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For other uses, see Dance (disambiguation).
"Dancer" and "Dancing" redirect here. For other uses, see Dancer (disambiguation) and Dancing (disambiguation).
Two dancers.jpg
Originating culture Various
Originating era Prehistory-Antiquity

Dance is a performance art form consisting of purposefully selected sequences of human movement. This movement has aesthetic and symbolic value, and is acknowledged as dance by performers and observers within a particular culture.[nb 1] Dance can be categorized and described by its choreography, by its repertoire of movements, or by its historical period or place of origin.

An important distinction is to be drawn between the contexts of theatrical and participatory dance,[4] although these two categories are not always completely separate; both may have special functions, whether social, ceremonial, competitive, erotic, martial, or sacred/liturgical. Others disciplines of human movement are sometimes said to have a dance-like quality, including martial arts, gymnastics, figure skating, synchronized swimming and many other forms of athletics.

Performance and participation

Members of American jazz dance company Giordano Dance Chicago perform a formal group routine in a concert dance setting

Theatrical dance, also called performance or concert dance, is intended primarily as a spectacle, usually a performance upon a stage by virtuoso dancers. It often tells a story, perhaps using mime, costume and scenery, or else it may simply interpret the musical accompaniment, which is often specially composed. Examples are western ballet and modern dance, Classical Indian dance and Chinese and Japanese song and dance dramas. Most classical forms are centred upon dance alone, but performance dance may also appear in opera and other forms of musical theatre.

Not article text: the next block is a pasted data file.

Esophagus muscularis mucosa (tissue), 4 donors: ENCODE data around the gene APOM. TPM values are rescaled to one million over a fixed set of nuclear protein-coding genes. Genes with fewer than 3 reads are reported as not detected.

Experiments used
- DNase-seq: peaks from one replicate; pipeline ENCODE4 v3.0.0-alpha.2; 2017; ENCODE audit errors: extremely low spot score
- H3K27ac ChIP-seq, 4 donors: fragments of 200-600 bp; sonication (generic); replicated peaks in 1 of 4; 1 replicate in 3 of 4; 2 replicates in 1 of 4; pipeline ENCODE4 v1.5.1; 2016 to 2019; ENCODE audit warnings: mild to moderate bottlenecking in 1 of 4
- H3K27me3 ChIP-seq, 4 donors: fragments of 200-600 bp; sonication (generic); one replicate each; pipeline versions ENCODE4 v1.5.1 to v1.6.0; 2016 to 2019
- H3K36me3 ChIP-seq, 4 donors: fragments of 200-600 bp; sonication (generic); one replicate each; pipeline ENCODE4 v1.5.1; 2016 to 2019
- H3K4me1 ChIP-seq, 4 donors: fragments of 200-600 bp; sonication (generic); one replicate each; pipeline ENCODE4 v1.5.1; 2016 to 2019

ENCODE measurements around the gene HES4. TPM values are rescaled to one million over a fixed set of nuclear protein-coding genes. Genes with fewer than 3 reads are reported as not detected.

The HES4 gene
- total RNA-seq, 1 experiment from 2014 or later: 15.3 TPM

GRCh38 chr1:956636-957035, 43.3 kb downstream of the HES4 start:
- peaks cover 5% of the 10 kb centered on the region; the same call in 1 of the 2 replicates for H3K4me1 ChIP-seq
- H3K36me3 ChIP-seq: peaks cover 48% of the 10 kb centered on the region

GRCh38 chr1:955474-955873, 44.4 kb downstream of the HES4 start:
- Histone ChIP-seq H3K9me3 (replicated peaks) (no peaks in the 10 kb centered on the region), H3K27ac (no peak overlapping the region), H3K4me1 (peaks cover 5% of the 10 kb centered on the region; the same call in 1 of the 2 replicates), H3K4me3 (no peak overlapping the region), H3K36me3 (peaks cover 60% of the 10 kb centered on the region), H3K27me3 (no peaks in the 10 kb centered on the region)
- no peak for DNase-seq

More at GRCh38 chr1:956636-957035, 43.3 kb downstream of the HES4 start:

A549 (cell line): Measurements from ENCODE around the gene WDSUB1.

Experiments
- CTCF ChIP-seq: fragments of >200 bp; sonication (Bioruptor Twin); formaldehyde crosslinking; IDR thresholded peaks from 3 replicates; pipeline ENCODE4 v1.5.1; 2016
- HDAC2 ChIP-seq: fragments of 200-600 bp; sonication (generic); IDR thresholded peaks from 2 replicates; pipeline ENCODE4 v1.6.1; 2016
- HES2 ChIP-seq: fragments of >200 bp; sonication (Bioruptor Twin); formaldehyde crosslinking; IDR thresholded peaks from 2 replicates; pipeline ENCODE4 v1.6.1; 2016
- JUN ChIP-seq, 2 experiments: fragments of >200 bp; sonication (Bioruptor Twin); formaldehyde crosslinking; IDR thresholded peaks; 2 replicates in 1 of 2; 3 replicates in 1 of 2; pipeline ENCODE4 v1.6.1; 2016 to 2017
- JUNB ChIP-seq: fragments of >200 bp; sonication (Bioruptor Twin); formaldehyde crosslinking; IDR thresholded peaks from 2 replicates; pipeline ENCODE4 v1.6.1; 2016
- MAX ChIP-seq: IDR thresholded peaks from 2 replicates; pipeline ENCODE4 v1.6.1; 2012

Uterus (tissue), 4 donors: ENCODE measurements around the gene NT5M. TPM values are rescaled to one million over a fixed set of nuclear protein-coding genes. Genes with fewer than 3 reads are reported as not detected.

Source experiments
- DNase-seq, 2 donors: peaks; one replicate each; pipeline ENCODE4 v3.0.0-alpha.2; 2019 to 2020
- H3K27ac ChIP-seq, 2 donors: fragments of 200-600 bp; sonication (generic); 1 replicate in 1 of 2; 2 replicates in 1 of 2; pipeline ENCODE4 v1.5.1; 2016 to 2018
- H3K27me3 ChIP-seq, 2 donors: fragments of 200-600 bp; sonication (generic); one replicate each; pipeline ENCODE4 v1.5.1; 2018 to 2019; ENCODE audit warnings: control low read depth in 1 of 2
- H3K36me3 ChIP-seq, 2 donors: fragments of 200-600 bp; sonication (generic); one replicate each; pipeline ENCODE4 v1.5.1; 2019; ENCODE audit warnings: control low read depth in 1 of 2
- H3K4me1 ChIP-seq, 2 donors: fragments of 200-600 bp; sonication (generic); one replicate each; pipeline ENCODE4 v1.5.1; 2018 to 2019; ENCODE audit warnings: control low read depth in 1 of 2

Participatory dance, on the other hand, whether it be a folk dance, a social dance, a group dance such as a line, circle, chain or square dance, or a partner dance such as is common in western Western ballroom dancing, is undertaken primarily for a common purpose, such as social interaction or exercise, of participants rather than onlookers. Such dance seldom has any narrative. A group dance and a corps de ballet, a social partner dance and a pas de deux, differ profoundly. Even a solo dance may be undertaken solely for the satisfaction of the dancer. Participatory dancers often all employ the same movements and steps but, for example, in the rave culture of electronic dance music, vast crowds may engage in free dance, uncoordinated with those around them. On the other hand, some cultures lay down strict rules as to the particular dances in which, for example, men, women and children may or must participate.